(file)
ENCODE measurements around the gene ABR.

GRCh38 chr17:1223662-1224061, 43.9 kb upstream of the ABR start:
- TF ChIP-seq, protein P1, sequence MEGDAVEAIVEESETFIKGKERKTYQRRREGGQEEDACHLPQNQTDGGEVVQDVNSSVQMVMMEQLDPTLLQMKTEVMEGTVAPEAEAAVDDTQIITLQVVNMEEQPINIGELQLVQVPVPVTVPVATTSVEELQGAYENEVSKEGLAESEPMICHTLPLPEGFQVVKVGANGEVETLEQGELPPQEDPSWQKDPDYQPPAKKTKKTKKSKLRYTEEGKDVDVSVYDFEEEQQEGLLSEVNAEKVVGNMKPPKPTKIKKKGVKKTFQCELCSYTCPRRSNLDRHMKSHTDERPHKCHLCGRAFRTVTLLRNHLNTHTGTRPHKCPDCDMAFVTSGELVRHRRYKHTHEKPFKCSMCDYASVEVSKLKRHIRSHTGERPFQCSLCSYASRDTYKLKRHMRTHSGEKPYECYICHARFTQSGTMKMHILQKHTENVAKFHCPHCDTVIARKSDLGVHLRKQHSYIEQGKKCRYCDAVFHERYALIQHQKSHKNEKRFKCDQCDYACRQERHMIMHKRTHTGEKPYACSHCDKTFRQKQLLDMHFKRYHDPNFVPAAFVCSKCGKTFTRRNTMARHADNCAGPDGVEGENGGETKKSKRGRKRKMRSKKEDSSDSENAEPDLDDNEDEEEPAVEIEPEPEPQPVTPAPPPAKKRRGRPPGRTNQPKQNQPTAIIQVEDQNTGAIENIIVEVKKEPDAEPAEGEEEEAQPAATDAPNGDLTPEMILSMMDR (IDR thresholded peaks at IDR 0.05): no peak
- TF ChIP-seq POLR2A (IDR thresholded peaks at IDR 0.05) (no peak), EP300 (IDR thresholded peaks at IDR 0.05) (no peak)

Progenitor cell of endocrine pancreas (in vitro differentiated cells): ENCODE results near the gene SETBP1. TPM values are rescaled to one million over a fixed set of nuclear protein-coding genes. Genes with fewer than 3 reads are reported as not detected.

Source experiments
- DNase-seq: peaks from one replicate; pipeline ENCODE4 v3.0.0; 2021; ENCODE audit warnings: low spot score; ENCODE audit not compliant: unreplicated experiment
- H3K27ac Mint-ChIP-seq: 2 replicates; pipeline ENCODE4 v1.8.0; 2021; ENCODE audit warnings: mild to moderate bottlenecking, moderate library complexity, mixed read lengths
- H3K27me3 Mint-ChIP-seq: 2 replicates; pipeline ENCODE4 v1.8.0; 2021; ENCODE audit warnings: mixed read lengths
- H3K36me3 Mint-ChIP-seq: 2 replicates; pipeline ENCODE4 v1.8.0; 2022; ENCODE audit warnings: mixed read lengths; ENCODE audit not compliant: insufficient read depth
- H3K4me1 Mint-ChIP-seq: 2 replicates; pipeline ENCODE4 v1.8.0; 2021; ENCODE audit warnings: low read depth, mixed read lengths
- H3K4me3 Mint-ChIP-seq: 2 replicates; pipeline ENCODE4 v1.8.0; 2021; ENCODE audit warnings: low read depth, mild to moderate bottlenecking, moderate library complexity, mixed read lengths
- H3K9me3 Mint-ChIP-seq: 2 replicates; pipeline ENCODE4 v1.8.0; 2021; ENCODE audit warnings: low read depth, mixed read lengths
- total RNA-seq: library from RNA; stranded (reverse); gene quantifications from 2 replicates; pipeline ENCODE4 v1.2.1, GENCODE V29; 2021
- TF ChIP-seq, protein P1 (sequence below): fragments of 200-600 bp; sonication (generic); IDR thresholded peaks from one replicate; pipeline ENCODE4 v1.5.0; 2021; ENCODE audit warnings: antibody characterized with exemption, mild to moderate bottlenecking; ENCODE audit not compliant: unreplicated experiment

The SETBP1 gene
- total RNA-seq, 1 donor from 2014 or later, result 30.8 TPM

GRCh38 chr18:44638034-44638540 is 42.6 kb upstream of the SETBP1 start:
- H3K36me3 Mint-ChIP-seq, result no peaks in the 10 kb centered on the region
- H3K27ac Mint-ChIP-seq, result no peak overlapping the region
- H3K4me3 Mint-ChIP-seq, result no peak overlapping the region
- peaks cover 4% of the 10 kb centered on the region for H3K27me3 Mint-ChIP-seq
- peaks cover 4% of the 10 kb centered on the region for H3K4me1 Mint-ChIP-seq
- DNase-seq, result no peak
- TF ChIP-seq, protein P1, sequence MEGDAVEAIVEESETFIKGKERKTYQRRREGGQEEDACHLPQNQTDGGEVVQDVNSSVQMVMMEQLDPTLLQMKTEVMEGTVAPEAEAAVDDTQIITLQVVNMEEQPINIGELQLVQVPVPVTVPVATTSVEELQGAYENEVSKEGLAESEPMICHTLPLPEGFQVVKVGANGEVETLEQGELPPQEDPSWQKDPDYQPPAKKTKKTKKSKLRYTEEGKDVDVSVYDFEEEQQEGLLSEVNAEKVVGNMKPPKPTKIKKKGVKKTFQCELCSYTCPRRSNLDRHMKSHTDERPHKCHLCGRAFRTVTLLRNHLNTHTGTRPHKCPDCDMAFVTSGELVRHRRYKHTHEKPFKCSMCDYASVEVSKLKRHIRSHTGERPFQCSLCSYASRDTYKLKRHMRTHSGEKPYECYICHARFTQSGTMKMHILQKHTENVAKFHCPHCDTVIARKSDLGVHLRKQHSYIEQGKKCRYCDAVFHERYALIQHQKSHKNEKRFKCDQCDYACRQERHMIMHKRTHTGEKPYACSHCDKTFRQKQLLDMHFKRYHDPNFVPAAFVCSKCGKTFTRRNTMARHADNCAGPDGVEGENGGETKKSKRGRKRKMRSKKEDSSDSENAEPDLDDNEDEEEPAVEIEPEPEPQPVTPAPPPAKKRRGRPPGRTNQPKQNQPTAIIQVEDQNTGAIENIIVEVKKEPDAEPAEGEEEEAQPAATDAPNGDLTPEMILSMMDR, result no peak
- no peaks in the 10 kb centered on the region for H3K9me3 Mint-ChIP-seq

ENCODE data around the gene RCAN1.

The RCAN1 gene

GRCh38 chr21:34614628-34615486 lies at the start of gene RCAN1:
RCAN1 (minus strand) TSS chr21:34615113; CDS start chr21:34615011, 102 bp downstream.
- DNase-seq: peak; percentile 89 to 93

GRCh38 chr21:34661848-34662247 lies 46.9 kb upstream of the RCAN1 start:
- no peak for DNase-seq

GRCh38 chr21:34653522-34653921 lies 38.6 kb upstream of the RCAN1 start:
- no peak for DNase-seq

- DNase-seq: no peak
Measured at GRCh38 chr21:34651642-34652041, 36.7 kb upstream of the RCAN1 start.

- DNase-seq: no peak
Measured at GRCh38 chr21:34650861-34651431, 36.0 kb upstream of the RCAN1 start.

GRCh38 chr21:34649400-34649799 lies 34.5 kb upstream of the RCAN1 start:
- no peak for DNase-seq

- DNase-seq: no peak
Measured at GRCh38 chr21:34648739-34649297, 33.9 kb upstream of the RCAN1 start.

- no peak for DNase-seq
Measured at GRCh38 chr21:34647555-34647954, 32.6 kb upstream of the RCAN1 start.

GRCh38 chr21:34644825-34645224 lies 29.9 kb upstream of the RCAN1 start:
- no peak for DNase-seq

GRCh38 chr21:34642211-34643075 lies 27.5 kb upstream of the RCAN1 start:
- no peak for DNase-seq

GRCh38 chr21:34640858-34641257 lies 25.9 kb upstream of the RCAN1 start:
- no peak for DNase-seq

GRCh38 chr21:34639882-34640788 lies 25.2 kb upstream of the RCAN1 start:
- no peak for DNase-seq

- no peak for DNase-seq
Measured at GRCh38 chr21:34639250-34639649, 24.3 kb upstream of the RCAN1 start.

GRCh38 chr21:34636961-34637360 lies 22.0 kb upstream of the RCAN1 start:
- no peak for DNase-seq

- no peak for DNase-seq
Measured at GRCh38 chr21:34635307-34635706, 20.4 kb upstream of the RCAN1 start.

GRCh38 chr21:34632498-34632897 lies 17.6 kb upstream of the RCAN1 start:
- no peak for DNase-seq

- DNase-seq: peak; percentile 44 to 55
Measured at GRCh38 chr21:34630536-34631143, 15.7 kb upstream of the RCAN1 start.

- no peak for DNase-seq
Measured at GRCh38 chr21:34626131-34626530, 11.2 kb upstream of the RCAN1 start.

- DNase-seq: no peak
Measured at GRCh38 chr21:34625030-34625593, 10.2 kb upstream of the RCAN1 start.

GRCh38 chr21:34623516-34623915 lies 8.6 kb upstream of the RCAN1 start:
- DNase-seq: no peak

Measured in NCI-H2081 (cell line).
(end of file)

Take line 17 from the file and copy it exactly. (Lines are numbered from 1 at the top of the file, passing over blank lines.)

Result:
- total RNA-seq, 1 donor from 2014 or later, result 30.8 TPM